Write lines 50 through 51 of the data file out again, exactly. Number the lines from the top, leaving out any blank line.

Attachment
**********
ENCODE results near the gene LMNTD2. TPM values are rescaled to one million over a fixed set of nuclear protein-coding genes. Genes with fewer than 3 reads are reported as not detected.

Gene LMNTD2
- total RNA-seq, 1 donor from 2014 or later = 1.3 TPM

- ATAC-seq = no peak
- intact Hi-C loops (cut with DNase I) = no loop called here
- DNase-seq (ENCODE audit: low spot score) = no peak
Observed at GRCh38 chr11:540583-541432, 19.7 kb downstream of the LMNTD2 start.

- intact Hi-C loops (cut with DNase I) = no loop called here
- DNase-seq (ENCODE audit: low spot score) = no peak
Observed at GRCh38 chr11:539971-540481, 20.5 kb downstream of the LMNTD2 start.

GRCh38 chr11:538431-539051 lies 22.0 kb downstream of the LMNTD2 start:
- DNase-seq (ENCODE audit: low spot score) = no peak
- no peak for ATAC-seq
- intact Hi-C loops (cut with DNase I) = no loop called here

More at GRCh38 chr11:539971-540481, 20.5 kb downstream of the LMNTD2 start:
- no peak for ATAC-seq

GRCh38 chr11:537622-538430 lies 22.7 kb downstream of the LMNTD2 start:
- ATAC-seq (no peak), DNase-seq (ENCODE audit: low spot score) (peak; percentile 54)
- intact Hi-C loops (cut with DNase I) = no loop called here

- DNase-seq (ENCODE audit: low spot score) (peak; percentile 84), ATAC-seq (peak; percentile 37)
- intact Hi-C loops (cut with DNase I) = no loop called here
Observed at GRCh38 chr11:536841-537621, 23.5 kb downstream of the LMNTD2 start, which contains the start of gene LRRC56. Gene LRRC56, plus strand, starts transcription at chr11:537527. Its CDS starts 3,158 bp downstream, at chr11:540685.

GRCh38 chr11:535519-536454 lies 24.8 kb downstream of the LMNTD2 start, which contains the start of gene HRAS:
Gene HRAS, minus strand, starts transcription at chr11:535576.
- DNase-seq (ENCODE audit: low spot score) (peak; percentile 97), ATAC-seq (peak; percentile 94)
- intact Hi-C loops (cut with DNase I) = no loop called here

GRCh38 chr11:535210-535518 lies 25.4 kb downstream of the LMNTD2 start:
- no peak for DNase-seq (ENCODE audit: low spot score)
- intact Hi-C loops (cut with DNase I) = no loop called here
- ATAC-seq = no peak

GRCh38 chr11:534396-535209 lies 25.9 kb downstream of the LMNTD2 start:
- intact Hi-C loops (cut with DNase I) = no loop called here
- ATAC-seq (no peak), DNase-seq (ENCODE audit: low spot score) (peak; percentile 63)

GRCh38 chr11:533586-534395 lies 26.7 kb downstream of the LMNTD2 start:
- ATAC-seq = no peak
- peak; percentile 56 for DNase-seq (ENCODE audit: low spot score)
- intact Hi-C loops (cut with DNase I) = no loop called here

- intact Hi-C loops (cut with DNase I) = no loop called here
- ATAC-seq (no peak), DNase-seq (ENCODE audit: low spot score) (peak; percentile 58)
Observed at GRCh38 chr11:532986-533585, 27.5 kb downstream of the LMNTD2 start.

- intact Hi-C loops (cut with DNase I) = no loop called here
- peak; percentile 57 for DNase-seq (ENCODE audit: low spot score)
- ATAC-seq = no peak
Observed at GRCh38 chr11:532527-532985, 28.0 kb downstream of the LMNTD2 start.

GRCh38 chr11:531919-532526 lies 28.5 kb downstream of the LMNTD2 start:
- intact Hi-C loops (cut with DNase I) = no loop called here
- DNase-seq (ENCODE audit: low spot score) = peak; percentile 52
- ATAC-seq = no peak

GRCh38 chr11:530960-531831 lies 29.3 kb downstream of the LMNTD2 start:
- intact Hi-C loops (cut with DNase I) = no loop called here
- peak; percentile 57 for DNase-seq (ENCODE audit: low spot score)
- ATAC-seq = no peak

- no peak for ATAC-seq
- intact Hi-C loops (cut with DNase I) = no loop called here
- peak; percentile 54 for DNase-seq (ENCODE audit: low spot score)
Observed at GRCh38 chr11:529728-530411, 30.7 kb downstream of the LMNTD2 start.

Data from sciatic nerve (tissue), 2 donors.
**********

- intact Hi-C loops (cut with DNase I) = no loop called here
- peak; percentile 57 for DNase-seq (ENCODE audit: low spot score)